VIEWS: 3 PAGES: 5 POSTED ON: 11/6/2012
FUNDAMENTALS I: 10:00 – 11:00 Scribe: RACHEL TUCKER FRIDAY, OCTOBER 1, 2010 Proof: BO BRADFORD BARNUM FINAL IMMUNOLOGY OVERVIEW Page 1 of 5 Goal of today’s lecture walk you through a bacterial or viral infection in terms of innate and adaptive immune responses, bringing into that scenario the players that you’ve seen so far in the lectures. Scenario You’re in lab and one of your lab mates goes to a Petri dish full of bacteria, fills up a loop and flicks it at your face (whiskey tango foxtrot, dude). Some of it gets in your nose, your mouth, a cut on your face. This is the scenario for a bacterial infection. You won’t die from this unless it’s something like a Methicillin resistant strain. The innate immune response So you have bacteria, with some of it on your skin, some in your mouth and nose o In your mouth or nose, that’s the mucosal immune system. o If it hits your skin, and the skin is intact, not much will happen. This is the first line barrier of the innate immune defense system. It prevents the bacteria from even getting in. It blocks infection It has a slightly lower pH than neutral, which will be at least bacteriostatic. Bacteria won’t die but they won’t reproduce well. Defensins are present: natural antibiotics produced by a variety of different cell types in the body. Normal flora is present: competes with what has been flicked onto your face so that it can’t set up shop. There will be competition for resources, temperature, and places to stay. If you have a cut in your skin, the barrier is not intact and the bacteria will be happier. o No competition with other bacteria because your tissues should be sterile; warm, plenty of fluids for food supply In terms of innate immune responses, however, several cell types will be in skin. o Mast cells and macrophages o Neutrophils will not be present. They’re mostly in the blood. Neutrophils in the skin are a tell tale sign of infection and they’ve been recruited into that site. o Antigen presenting cells (APCs) are present here. In the skin, these are Langerhan’s cells. Macrophages will encounter the bacteria and recognize them via pathogen associated molecular patterns (PAMPs): LPS, flagellin, peptidoglycan o This is how the innate immune system sees bacteria. o Toll like receptors, for example, are pattern recognition receptors that bind to the PAMPs. They’re on the surface of lots of different cells of the immune system. LPS on the surface of the bacterium will also activate complement. o The complement system can coat the bacterium in complement fragments. o Macrophages have receptors for these complement components, which help the macrophage phagocytize and internalize that bacterium to help get rid of it. o Depending on the type of bacteria, the complement system may also be able to directly lyse it and kill it. o Complement can also serve as a chemoattractant to bring in neutrophils, more macrophages. The macrophage, when it encounters bacteria through its pattern receptors, will produce proinflammatory cytokines. o This will further activate the macrophages. o Will also activate mast cells (complement components like C5a will do this as well). Activated mast cells will degranulate. They may release: o preformed cytokines (e.g. TNF, a proinflammatory cytokine) o histamine and other vasoactive amines This will increase vascular permeability in the area so that post capillary venules will become leaky. This will make it easier for neutrophils to leave the blood and go to the site of infection. Serum components may also enter the tissue, including perhaps some antibody (Ab) if you’ve encountered the pathogen before. These Ab will bind the bacteria and make phagocytosis easier for macrophages and invading neutrophils. Neutrophils also make defensins and are especially good at killing invading pathogens by phagocytosis. o When bacteria are phagocytized, they are put inside a vesicle. FUNDAMENTALS I: 10:00 – 11:00 Scribe: RACHEL TUCKER FRIDAY, OCTOBER 1, 2010 Proof: BO BRADFORD BARNUM FINAL IMMUNOLOGY OVERVIEW Page 2 of 5 o The vesicle then fuses with other vesicles that are loaded with granules that have proteolytic enzymes, as well as enzymes that will chew up carbohydrates, lipids, or any other subcellular component that is found in an invading pathogen. o They can also make free radicals: superoxide anion, hydrogen peroxide o They also make bleach (HOCl) During WWI we started to realize how effective bleach is at killing pathogens. A material called Dakin’s solution (dilute bleach) was named after a British doctor, who discovered that soldiers’ gangrenous wounds could be treated by pouring dilute bleach solution on them to kill off all the bacteria. It didn’t feel good, but saved a few legs and arms. So, just from the innate point of view, it’s amazing that you ever get infected. There are so many different components; we haven’t even covered everything. There are many different cell types that produce inflammatory mediators in order to directly kill a pathogen, or alert cell types that can come in and do the killing. o Macrophages can also phagocytize and kill. o Neutrophils have a recently characterized, funky property: they make neutrophil extracellular traps (NETs) Neutrophils die pretty quickly anyway, but they can have their receptors tweaked to initiate formation of NETs. They disassemble all chromatin into loose fibers and then blow their guts out into the surrounding area. Chromatin is bacteriocidal, so this is another way to kill any bacteria in the area. Enzymes are also associated with this chromatin that will help degrade the pathogen. Connecting to the adaptive immune response In many cases the innate immune response can take care of infections and it is not necessary to involve the adaptive response. However, the best immune response will be when both systems are present and working. o If you encounter the pathogen a second time, you’ll have a second powerful arsenal to take care of that invading pathogen, in addition to the innate response. o We talk about the two systems separately because it’s easier to compartmentalize them and describe them that way, but they work together all the time. Langerhan’s cells don’t do very much in the way of killing, but are antigen presenters. o They will pick up the antigen and will start the process of antigen presentation. Macrophages can also present antigen. B cells are great at presenting antigen. They can directly interact with T cells to activate the adaptive immune response. Audio skips here. Mucosal immune response The barriers for the mucosal immune response are saliva, tears, mucous. o These serve to prevent invading pathogens from staying inside of you. o Saliva will be swallowed and will end up in the stomach, where the pH is low and enzymes will degrade the pathogens. o Tears will try to wash things away. Tears also have antibodies and lysozyme (chews up bacterial cell wall), probably defensins as well. o The entire mucosal system is lined with mucous. This will prevent the pathogens from getting further in and setting up shop. If the pathogens manage to get past the mucosal layer, then they will encounter the epithelial cell layer, which they must attach to or breach. If they cannot do this, they will wither and die because they can’t survive in the environment there. If you survive the stomach, the small intestine is next. o This is an immediate shift to a higher pH, with bile salts and defensins and other enzymes that will attack invading pathogens. If it makes it to the large intestine: o Normal flora, billions and billions of bacteria, are present, so the pathogen cannot easily set up shop. Some can do this, but not all. It depends on the route that they take to attempt to cause an infection. Ultimately, pathogens will be expelled. The mucosa try to prevent things from breaching that barrier in the first place and then molecules and enzymes are present to degrade pathogens and prevent them from causing an infection. FUNDAMENTALS I: 10:00 – 11:00 Scribe: RACHEL TUCKER FRIDAY, OCTOBER 1, 2010 Proof: BO BRADFORD BARNUM FINAL IMMUNOLOGY OVERVIEW Page 3 of 5 Deficiencies in the innate immune system What happens if you’re deficient in any one of these components? You’ll have lots of problems. o Deficiencies in any component of the complement system. o Defects in phagocytic cells, where they can’t make reactive oxygen species. o Cytokine deficiencies are not very common, but possible. o Realize that if you miss that first line of defense, you’ll be very susceptible to infections and in some cases there’s not very much that can be done. They’ll live on antibiotics their entire lives and will have serious problems as a result of their defect. Questions about the innate immune response How closely are PAMPs associated with the term epitope? Not really, because an epitope is a 3D structure that an Ab will recognize. This is specific immunity; an Ab has been designed just to recognize that and that alone. A PAMP is broad spectrum. It allows 12 or 13 different TLRs to recognize hundreds and hundreds of types of bacteria that may, for example, have LPS or peptidoglycan in their cell wall even though they’re very diverse in nature. There is a big difference between PAMPs and epitopes. Where do the natural killer cells (NK cells) come in? NK cells are more involved in viral infections. Their job is to patrol the body looking to see if cells have MHC class I molecules on the surface and that they’re expressing activation receptors. They’re still considered part of the innate immune system. There’s no gene rearrangement or specialized receptors like Ab or T cell receptors (TCRs) on them. Their job is to control viral infections. This will be covered more in Ag presentation. The adaptive immune response The innate immune response is present all the time and works immediately as soon as it encounters a pathogen. It doesn’t have any memory, so the next time it encounters that pathogen it won’t work faster, better, or more vigorously than it did the first time. It doesn’t recognize the pathogen in a horrifically specific way other than through pattern receptor molecules. The adaptive immune response takes a little bit longer to occur, but has exquisite specificity in what it recognizes. It takes it longer to gear up because it has to find the right T cells and B cells that are specific for that particular pathogen. There may only be 10 or 50 clones that recognize a particular bacterium or virus. o This is why immune surveillance is constantly occurring. o Trafficking of T and B cells through different lymph nodes throughout the body so that you have the best chance of getting that particular T or B cell to the right spot to be able to interact with that given pathogen. When a pathogen is first encountered, APCs take the Ag to a site where you can have good Ag presentation and get the adaptive immune response kicked off. o Lymph node if it’s in the tissues o Spleen if it’s in the blood o Peyer’s patch if its in the mucosa o These are the three sites where Ag processing and presentation occurs. When the Ag has been brought to the correct site, the Ag must interact with the proper T and B cells. When Ag is processed, it’s chewed up into tiny bits and peptides are presented. o Endogenous pathway the pathogen is replicating intracellularly. Some of that material gets chewed up through the proteosome. The proteosome normally turns over proteins that are no longer useful. When an infection occurs and there’s inflammation and lots of cytokines produced, the cytokines cause the modification of the proteosome so it has extra subunits which will specifically cut proteins into peptide sizes and sequences that are very good for loading into MHC class I and class II molecules to be sent to the surface for Ag presentation. Will load peptides into MHC class I o Exogenous pathway The Ag has been phagocytized from outside the cell; Ag material is derived from phagocytosis. Will load peptides into MHC class II. o Both MHC class I and MHC class II are made of two chains. Class I has one chain in the membrane and the other is 2 microglobulin Class II has two different peptides They can bind a range of peptides, but can bind only one peptide at a time. FUNDAMENTALS I: 10:00 – 11:00 Scribe: RACHEL TUCKER FRIDAY, OCTOBER 1, 2010 Proof: BO BRADFORD BARNUM FINAL IMMUNOLOGY OVERVIEW Page 4 of 5 Question: So a macrophage will encounter Ag in tissue or near the infection site and take it back to the lymph node to present? o Right. In the tissues, you don’t have a lot of T cells and B cells. You must get the Ag to the right site to get T and B cells activated. The lymphatic system is the vascular system that is made of open ended vessels in all the tissues. Fluid and also APCs can traffic through this way and go back to regional lymph nodes near where the infection occurred. At this point, Ag has been brought to the correct location and is being presented on an APC in order to interact with T cells. o CD8, or cytotoxic, T cells interact with MHC I. These T cells directly kill infected cells. o CD4, or helper, T cells interact with MHC II. The events that occur in any of the three sites where Ag is presented (spleen, lymph node, Peyer’s patch) are relatively similar. There are some structural differences between the tissues. The Peyer’s patch doesn’t have a capsule-type structure like the spleen and lymph node. It’s more a loose aggregation of tissues. o M (microvillus) cells in the dome of the Peyer’s patch is where Ag enters. o Ag is taken further down into the Peyer’s patch, past M cells, where APCs, T cells, and B cells reside in a loose aggregation. o IgA is produced in this system. o The mucosal system is also known as the common mucosal immune system. When B cells are stimulated to make Ab will traffic to other mucosal sites. This allows for protection not only where the Ag was encountered, but also throughout the mucosal immune system. (e.g. if the Ag is encountered in the throat, protection will also be conferred to the nasal area) o IgA is typically dimeric. It dimerizes using the J chain. This allows dimeric IgA to move out into mucosal sites so it can interact with the pathogen and neutralize it so that it can be washed away by the mucosal immune system. In lymph node or in the spleen, there are germinal centers and zones of T cells and B cells. A B cell encounters the Ag and recognizes it with its B cell receptor (i.e. surface immunoglobulin). o On a B cell that is still naïve, this will be IgM. When a B cell becomes activated, isotype switching may occur and another Ig isotype may be made. o In isotype switching, it is the Fc region of Ab that changes. The variable region is retained; it doesn’t change. o It occurs by gene rearrangements of the heavy and light chains to give the Ab binding region of the molecule. When the B cell encounters its pathogen and recognizes it via its surface Ig, it will internalize the pathogen, degrade it, and present it in MHC II in the form of a small peptide. o This is the best scenario. The B cell specific for that pathogen is there; all that’s necessary is the T cell that is also specific for that pathogen. The T cell uses a TCR generated by gene rearrangements so that each T cell expresses a TCR with a single specificity. In the zones of the spleen and lymph node, T cells and B cells are initially kept separate. However, the zones are dynamic. The cells are constantly moving around in these zones so that they have a better chance of interacting with each other and finding the right T cell and B cell interaction. Cognate recognition: when a T cell and B cell recognizing the same Ag come together. o This leads to strong activation of both the B cell and the T cell. o Signal 1: interaction of the TCR with the complex of MHC II and the pathogen derived pathogen. o Signal 1 alone is not enough to activate the cells. With just this signal, the cells will become anergic or will die. o Signal 2: molecules like CD28 and B7 (found on B cells) o The combination of these two very specific signals will activate the T cell and B cell to start producing cytokines o Cytokines will interact in a very localized area, just between these two cells. o Autocrine production for the T cell of IL-2 is necessary. o These cells exchange cytokines to turn each other on; the end result for both is the maturation process. o At the time of cognate recognition, they’re both naïve cells. The point of this entire recognition process: o Make sure they’re on the same page in regards to the Ag. o Get the cells to mature into effector cells to perform their specific function depending on the cell type. FUNDAMENTALS I: 10:00 – 11:00 Scribe: RACHEL TUCKER FRIDAY, OCTOBER 1, 2010 Proof: BO BRADFORD BARNUM FINAL IMMUNOLOGY OVERVIEW Page 5 of 5 o Get the cells to proliferate a lot. If you start out with just 10 or 20 specific T or B cells, the response will not be sufficient. During cell expansion, some cells will become effector cells, some will become memory cells that will set up shop elsewhere in the body. o This way if the pathogen is encountered a second time, there will be something like 5,000 cells available instead of just 50. o This is why you can respond much more quickly to Ag the second time you encounter it. o Recall the graph that displays Ab production for the adaptive immune response. The first time Ag is encountered, Ab production is slow, perhaps 1-2 weeks. For the second encounter with the same Ag, the response is much stronger and much faster. o This is because you already have tons of B cells specific for that pathogen present so that the response is quick, and expansion can ensue even further. The B cell will eventually mature into a plasma cell. o Ab factories: loaded with rough ER and ribosomes. o They will migrate from the site where they were activated and go into the bone marrow (skull, sternum, iliac crests) In someone with multiple myeloma, where plasma cells are growing uncontrollably, shadows can be seen in the bone in x-ray. This is due to bone tissue death where the plasma cells were growing uncontrollably. T cells, depending on the pathogen and on the environment, will become either cytotoxic or helper T cells. o Helper T cells will make cytokines to help eliminate invading pathogens by activating all the appropriate cell types in the area. Defects in the adaptive immune response Missing B cells or T cells; there are certain classic syndromes for that. T cells are missing in individuals that have DeGeorge’s syndrome. o Because of developmental defects, they simply don’t have a thymus. o They are severely immunocompromised as a result. o They will have B cells and might even have reasonably normal Ig levels but won’t respond well to Ag o They should not be vaccinated because they won’t be able to respond well to the vaccine. B cell defects where you don’t make Ab or don’t make B cells Severe combined immunodeficiencies, or SCIDs: you don’t have either B cells or T cells o The only option is bone marrow transplantation. o This is the “bubble boy” thing seen in movies or TV. [End 48:21 mins]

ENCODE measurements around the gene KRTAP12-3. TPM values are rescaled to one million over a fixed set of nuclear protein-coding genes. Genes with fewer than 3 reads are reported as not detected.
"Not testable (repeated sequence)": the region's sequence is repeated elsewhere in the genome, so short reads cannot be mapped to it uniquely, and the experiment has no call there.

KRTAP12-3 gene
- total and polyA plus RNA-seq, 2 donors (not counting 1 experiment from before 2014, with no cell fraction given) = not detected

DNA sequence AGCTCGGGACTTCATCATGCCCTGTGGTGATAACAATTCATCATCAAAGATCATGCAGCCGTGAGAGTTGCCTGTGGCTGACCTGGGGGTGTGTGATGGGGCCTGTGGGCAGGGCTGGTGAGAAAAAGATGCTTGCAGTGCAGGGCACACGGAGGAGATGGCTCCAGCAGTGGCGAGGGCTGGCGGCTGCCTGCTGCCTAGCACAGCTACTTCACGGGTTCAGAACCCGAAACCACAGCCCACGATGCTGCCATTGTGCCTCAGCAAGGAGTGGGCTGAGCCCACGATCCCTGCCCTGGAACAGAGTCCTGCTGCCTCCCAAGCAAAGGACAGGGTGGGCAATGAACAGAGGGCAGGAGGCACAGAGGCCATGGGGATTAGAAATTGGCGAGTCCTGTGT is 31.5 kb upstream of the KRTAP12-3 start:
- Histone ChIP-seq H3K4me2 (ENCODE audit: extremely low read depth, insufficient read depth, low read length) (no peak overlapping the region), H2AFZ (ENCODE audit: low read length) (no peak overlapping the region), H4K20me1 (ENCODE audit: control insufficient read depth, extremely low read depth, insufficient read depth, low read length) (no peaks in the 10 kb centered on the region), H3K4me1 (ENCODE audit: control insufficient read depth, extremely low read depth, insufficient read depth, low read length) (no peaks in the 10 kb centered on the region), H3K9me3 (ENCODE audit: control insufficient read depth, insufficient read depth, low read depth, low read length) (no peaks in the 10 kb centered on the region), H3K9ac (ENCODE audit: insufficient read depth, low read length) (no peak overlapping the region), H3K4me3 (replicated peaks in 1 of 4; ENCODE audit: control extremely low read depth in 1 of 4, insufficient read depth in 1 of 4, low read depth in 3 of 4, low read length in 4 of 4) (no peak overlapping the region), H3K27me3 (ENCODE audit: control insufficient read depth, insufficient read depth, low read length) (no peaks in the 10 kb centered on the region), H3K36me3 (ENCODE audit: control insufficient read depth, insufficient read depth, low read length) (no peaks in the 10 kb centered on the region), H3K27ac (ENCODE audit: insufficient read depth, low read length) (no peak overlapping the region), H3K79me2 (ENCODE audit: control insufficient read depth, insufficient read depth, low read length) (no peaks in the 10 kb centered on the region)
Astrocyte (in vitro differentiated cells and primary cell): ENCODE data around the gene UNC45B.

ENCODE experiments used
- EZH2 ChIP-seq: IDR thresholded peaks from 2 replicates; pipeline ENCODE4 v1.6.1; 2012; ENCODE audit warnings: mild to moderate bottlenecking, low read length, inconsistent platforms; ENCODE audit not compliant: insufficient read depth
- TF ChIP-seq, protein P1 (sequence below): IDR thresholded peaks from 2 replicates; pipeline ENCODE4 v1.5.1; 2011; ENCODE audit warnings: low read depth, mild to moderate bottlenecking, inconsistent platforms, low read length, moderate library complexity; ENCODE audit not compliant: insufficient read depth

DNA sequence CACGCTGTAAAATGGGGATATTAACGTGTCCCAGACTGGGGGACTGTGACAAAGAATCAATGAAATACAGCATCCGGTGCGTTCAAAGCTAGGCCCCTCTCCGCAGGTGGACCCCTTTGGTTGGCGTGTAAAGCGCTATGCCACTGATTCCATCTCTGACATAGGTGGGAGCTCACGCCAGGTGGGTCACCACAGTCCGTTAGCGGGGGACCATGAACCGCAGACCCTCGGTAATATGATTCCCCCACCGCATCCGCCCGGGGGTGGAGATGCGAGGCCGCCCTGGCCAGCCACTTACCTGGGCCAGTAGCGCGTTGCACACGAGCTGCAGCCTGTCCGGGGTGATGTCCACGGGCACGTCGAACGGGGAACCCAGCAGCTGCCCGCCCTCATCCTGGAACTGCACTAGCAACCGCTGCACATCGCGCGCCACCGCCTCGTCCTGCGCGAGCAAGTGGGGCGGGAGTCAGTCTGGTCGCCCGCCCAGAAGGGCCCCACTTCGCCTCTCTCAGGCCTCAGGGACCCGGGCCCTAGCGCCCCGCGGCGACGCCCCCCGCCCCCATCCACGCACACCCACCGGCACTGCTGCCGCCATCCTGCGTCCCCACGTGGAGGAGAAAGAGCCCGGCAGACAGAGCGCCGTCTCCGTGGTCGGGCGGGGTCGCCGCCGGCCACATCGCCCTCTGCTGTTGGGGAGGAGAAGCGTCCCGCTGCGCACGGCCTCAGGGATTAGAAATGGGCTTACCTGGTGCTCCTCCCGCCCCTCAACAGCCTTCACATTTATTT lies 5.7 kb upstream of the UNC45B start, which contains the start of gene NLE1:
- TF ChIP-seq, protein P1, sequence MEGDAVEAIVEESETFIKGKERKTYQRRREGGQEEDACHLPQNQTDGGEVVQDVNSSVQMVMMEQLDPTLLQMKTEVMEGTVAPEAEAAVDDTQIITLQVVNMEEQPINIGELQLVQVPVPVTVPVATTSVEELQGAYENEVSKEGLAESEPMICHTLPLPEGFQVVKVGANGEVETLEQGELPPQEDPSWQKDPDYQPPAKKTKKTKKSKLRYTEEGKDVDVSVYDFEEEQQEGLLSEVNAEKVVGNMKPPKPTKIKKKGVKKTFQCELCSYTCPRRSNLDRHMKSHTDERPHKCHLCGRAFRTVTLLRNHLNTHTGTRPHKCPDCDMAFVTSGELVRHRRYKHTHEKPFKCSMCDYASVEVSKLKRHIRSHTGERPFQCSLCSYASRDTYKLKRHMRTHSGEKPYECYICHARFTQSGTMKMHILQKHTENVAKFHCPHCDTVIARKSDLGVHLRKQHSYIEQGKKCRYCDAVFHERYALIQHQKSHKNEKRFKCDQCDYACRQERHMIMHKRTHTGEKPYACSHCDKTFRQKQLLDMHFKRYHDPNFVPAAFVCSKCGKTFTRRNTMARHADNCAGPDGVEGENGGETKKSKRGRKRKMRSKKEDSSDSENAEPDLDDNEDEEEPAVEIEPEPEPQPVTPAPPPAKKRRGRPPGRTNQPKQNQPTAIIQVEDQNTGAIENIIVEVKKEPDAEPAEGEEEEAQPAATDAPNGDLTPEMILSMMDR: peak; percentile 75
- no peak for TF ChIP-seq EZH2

"10-1 Final Immunology Overview"